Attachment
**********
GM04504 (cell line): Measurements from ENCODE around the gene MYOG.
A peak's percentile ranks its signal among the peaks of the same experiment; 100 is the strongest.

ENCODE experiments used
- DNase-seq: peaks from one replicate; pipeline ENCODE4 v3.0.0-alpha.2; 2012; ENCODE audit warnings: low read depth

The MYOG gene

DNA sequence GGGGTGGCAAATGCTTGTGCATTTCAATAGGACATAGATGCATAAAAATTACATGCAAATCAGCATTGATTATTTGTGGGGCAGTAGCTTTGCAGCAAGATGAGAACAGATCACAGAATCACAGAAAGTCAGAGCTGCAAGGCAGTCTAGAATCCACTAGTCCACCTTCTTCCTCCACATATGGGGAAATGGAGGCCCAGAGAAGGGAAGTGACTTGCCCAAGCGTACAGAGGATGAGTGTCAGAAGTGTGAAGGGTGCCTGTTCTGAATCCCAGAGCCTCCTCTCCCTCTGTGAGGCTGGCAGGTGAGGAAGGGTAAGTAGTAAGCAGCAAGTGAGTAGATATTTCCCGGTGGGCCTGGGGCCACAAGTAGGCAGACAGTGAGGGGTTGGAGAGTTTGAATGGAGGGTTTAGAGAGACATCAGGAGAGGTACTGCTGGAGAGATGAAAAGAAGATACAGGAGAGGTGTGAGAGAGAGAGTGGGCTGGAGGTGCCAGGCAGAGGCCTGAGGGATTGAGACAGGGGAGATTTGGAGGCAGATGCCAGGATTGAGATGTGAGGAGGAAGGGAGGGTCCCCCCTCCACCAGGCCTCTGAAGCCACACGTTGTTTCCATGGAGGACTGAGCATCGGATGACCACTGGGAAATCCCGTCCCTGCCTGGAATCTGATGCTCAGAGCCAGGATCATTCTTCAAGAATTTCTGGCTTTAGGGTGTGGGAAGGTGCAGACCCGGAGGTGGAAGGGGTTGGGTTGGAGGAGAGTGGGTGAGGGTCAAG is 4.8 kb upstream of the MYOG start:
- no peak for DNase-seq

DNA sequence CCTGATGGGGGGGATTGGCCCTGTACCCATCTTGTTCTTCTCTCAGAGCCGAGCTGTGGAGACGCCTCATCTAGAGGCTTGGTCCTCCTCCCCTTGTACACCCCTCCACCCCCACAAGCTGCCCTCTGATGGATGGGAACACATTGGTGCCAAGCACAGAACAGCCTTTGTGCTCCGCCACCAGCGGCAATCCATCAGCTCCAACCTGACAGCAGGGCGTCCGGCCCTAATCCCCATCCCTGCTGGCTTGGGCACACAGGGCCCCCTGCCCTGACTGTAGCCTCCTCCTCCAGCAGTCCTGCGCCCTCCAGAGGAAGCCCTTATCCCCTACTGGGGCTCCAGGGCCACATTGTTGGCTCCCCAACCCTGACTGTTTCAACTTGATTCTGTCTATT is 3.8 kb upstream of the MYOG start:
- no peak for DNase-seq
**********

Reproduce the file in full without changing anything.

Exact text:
GM04504 (cell line): Measurements from ENCODE around the gene MYOG.
A peak's percentile ranks its signal among the peaks of the same experiment; 100 is the strongest.

ENCODE experiments used
- DNase-seq: peaks from one replicate; pipeline ENCODE4 v3.0.0-alpha.2; 2012; ENCODE audit warnings: low read depth

The MYOG gene

DNA sequence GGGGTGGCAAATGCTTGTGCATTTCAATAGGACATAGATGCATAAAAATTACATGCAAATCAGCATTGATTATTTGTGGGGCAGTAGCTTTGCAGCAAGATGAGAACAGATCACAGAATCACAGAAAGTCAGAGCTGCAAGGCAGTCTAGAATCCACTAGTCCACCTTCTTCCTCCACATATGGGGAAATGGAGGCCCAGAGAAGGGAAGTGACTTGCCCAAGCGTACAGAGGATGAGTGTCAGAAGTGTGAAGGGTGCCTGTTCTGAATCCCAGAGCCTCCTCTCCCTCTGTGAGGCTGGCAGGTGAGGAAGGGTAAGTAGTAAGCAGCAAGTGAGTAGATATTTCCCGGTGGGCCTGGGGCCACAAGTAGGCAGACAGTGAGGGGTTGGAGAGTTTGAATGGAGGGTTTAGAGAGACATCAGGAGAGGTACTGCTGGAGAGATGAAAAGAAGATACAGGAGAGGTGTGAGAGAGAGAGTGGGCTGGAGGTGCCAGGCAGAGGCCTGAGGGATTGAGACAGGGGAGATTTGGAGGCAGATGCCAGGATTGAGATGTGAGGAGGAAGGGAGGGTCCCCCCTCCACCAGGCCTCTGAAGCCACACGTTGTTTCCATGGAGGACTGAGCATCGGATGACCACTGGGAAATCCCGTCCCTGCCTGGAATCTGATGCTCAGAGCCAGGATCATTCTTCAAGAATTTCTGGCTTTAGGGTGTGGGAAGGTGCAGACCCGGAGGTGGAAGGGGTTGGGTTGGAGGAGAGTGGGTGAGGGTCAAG is 4.8 kb upstream of the MYOG start:
- no peak for DNase-seq

DNA sequence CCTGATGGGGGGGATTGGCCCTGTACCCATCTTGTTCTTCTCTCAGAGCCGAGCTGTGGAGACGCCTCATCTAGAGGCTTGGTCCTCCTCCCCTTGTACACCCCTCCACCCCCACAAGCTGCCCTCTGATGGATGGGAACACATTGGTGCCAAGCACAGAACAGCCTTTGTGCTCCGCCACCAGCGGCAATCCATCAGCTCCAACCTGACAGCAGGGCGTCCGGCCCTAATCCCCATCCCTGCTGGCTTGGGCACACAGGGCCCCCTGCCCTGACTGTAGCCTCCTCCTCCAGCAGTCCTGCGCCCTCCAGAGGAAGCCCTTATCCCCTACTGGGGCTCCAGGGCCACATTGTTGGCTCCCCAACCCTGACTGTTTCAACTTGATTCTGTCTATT is 3.8 kb upstream of the MYOG start:
- no peak for DNase-seq